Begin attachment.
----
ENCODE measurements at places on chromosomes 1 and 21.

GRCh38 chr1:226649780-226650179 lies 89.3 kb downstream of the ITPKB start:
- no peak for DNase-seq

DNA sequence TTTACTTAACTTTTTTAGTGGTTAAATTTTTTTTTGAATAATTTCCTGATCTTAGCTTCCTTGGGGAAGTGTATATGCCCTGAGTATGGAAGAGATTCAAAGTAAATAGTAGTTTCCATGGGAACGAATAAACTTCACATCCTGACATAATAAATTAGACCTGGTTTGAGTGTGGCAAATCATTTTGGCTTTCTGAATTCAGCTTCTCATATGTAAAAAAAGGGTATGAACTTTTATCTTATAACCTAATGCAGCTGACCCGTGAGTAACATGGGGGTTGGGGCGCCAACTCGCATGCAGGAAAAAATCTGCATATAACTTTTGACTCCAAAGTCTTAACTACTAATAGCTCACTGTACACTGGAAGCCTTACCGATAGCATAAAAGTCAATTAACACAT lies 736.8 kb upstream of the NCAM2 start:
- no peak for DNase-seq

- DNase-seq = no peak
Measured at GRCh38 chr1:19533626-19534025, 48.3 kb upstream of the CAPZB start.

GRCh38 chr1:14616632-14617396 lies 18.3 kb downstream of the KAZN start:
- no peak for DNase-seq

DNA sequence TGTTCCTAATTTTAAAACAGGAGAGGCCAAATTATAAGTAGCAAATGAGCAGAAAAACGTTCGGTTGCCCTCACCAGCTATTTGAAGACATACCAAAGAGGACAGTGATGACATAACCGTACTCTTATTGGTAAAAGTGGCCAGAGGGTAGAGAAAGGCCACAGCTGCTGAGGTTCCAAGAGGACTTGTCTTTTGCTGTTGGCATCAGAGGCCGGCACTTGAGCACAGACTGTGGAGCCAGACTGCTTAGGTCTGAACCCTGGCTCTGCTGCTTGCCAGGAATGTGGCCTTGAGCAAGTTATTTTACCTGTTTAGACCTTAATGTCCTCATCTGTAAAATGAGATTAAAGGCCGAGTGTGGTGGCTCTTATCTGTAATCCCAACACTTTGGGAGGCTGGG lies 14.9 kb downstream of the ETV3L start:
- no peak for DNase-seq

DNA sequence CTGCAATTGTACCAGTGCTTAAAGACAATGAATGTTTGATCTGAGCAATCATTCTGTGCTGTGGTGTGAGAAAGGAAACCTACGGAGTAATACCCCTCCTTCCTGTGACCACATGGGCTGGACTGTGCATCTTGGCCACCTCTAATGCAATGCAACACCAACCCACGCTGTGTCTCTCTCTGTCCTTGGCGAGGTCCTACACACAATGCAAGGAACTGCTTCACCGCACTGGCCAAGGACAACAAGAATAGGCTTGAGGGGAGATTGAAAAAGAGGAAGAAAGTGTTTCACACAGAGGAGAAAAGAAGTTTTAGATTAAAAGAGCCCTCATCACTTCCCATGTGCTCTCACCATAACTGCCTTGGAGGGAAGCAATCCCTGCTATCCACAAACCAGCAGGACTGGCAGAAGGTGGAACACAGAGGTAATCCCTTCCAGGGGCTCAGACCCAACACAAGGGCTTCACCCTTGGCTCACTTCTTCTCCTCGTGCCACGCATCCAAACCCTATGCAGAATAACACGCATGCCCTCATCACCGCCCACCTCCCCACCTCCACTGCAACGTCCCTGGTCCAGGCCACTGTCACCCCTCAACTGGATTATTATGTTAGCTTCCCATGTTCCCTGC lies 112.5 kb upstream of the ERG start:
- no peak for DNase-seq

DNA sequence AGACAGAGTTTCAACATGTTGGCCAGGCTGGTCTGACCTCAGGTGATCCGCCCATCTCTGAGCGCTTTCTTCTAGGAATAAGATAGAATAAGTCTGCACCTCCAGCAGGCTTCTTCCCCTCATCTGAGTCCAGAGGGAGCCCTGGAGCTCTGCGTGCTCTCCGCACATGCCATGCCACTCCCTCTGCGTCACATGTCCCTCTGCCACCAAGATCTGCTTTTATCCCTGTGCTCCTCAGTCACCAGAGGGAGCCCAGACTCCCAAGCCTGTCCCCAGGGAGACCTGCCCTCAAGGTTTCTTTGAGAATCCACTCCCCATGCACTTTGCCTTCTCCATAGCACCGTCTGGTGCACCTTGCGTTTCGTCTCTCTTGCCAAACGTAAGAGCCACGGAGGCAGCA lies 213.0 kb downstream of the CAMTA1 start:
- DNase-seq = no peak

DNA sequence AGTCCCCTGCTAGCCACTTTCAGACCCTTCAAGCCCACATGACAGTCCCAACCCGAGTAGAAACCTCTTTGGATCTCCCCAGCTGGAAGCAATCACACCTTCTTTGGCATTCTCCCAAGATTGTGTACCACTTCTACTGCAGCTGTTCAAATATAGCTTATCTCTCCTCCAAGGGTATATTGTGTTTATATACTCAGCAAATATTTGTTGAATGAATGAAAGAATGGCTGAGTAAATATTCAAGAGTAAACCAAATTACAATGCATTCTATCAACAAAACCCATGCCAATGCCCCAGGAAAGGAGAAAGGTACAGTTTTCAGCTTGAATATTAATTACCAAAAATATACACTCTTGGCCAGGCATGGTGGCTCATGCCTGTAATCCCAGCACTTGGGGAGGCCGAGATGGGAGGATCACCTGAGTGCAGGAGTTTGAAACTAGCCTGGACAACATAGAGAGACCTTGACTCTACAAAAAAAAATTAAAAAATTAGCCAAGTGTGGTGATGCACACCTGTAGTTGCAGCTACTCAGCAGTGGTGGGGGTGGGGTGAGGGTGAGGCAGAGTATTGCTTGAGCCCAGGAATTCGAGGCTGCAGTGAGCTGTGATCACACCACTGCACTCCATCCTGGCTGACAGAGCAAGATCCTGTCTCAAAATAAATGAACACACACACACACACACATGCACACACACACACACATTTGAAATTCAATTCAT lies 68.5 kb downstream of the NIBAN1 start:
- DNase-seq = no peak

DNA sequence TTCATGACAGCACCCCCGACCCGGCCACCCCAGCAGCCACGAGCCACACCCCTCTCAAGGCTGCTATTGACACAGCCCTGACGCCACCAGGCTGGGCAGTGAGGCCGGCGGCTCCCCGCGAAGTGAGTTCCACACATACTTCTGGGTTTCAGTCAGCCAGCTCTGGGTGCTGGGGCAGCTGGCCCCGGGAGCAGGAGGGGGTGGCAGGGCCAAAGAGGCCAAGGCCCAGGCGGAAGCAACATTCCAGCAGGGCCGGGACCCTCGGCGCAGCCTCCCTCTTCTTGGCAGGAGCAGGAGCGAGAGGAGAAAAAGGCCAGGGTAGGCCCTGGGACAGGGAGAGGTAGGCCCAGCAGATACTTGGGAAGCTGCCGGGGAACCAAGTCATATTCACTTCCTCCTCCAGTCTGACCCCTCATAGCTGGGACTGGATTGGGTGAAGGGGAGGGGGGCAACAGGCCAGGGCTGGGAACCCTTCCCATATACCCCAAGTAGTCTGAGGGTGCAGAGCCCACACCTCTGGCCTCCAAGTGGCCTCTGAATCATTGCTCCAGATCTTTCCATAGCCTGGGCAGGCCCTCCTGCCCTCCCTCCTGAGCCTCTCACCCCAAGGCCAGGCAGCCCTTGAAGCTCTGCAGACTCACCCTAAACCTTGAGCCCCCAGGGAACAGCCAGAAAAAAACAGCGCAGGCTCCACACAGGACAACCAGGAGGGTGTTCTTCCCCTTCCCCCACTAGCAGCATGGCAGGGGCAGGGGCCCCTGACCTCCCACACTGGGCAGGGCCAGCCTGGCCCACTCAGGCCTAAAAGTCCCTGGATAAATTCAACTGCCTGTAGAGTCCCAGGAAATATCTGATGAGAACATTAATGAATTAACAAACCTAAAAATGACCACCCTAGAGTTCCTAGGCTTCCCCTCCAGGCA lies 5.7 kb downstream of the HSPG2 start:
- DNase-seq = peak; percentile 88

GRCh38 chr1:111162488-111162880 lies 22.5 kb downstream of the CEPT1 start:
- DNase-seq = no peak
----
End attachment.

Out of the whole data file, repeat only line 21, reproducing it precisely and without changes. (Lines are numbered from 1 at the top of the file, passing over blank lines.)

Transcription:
- DNase-seq = no peak